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Page link printed 07/18/2018

Affiliation: Master’s Student

Program: MS, Human Development

Education: BA, Hamilton College (Sociology)

Background: Assistant Director of Alcohol and Other Drug Programs, Hobart and William Smith Colleges; Retention Recruitment Coordinator, Home Instead Senior Care in Boston
Sarah Entenmann


Sarah Entenmann

As an undergraduate volunteering with the Hamilton College Emergency Medical Service, Sarah Entenmann assisted a freshman having asthma problems and an allergic reaction. Soon after, the freshman walked up to her at a campus event, thanked her for her help, turned around and walked away into the crowd.

She didn’t get the chance to answer. But in that moment, as she felt a wave of relief that her work had been validated, Entenmann realized she needed to spend her career helping others.

“It was just a moment and that was it,” she says. “That was all I needed. I was sitting with a friend and she said, ‘Who was that?’ and I said, ‘It was...’ I couldn’t even finish my sentence. It was over before it began.”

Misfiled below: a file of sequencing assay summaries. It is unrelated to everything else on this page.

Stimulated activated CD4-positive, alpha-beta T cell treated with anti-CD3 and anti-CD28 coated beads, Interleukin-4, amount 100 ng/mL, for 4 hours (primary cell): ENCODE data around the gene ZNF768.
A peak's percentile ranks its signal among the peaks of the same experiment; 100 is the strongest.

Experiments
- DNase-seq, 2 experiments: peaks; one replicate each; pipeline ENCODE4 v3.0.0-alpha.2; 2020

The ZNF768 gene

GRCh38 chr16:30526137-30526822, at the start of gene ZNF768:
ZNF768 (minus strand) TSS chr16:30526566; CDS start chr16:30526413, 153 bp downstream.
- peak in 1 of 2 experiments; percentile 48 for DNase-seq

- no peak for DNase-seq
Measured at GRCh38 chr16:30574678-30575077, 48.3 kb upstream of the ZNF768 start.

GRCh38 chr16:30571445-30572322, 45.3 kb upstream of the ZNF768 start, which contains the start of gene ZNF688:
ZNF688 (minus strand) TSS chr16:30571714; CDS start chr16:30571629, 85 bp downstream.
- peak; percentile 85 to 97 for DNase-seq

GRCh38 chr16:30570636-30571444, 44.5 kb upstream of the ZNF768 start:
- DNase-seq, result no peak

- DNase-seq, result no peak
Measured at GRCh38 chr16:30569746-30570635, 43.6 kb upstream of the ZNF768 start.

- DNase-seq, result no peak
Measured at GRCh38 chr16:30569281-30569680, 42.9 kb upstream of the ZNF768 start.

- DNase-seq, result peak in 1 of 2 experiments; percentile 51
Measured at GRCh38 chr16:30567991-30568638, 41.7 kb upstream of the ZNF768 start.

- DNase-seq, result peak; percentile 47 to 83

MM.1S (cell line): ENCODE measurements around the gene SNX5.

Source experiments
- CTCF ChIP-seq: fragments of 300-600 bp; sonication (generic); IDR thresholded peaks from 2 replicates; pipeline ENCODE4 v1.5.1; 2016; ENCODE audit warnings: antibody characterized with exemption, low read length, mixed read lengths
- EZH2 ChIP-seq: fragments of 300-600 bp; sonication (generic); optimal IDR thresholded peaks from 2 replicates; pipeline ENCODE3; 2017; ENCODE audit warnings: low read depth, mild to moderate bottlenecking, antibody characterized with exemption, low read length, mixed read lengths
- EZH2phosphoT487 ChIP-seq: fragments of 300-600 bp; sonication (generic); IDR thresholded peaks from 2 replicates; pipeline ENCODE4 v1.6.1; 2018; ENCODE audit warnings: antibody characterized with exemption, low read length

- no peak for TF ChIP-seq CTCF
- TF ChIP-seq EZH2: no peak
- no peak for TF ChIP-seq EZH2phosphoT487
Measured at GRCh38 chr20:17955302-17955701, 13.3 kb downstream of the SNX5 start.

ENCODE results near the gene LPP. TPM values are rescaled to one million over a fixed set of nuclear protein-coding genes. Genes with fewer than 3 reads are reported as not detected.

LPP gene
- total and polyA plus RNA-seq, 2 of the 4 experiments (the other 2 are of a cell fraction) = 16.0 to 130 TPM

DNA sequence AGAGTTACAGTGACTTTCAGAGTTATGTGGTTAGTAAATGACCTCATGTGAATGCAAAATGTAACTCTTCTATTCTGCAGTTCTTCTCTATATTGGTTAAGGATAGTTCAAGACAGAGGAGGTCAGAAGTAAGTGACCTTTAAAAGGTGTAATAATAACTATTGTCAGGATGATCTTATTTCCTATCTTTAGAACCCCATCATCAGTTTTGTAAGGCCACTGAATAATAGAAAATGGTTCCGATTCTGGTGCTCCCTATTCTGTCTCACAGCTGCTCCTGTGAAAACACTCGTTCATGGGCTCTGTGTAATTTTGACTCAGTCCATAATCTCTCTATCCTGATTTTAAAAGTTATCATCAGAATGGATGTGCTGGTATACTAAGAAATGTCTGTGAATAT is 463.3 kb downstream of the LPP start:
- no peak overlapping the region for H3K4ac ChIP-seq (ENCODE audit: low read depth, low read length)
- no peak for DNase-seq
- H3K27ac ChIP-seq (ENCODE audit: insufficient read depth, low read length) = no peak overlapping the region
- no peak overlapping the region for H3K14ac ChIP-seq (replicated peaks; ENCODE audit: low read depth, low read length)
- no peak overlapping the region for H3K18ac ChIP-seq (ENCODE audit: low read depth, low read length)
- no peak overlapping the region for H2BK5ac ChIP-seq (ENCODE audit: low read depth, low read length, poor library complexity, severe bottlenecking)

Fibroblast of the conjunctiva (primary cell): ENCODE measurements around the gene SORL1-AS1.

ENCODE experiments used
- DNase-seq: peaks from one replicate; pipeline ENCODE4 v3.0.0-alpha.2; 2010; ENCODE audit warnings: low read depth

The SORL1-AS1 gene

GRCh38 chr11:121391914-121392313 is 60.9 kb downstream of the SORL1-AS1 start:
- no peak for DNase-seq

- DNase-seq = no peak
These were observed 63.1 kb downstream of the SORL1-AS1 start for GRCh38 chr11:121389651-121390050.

Entenmann, a master’s student in human development, recalls learning compassion at an early age. Holding the door open for a stranger at the supermarket. Picking up something another person had dropped. Offering a greeting when she passed by someone. This last one, she noticed growing up, was a seasonal show of civility for most residents of her tourist-trap town of East Hampton, Long Island.

“From Memorial Day to Labor Day, nobody said hello to each other,” she explains. “All the other months they said hello to everybody. My mom said hello no matter what time of year it was and no matter who they were.”

Putting that compassion into practice, Entenmann worked with the elderly, some of whom suffered from dementia, before taking a job educating students at Hobart and William Smith Colleges about drug and alcohol risks and behaviors. In January, she switches posts to work as an assistant director at the Campus’ Center for Community Engagement and Service Learning, where she will help students find their own ways to help others.

Her studies at Warner help guide her daily interactions with people both on a personal and professional level.

“A lot of the stuff I’m learning in the classroom is unfolding right before my eyes, and vice versa,” she says. I know for a fact that higher education is not where I’ll be for the rest of my life, but my understanding of human development will only bring something to the table no matter where I decide to move to next. And if at the end of the day one person says ‘Thank you,’ that means I’ve made a difference.”

(Published December 2008)

Tags: human development